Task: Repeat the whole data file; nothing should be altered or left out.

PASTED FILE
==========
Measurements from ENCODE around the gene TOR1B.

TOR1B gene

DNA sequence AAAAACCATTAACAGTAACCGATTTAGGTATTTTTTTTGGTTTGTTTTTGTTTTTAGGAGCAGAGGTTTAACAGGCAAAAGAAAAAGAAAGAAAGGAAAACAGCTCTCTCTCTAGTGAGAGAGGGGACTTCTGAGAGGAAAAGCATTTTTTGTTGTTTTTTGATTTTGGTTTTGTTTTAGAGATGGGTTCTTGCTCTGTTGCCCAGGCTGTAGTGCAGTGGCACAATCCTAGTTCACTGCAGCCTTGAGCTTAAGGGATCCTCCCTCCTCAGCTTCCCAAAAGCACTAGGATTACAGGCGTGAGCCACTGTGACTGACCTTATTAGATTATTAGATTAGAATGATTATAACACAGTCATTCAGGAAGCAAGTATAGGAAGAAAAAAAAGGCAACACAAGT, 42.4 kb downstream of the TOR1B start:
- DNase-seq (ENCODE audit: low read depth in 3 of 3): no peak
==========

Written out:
Measurements from ENCODE around the gene TOR1B.

TOR1B gene

DNA sequence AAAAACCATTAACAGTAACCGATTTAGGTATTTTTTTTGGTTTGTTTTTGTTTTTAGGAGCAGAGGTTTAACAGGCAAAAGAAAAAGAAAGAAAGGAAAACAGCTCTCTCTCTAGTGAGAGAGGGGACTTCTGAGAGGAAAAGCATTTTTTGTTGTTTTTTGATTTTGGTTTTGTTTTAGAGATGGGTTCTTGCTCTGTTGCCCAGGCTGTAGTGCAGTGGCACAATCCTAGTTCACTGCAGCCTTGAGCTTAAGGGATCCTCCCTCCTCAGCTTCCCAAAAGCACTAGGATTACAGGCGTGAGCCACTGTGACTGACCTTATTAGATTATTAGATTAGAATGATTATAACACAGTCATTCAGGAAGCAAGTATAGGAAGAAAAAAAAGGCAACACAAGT, 42.4 kb downstream of the TOR1B start:
- DNase-seq (ENCODE audit: low read depth in 3 of 3): no peak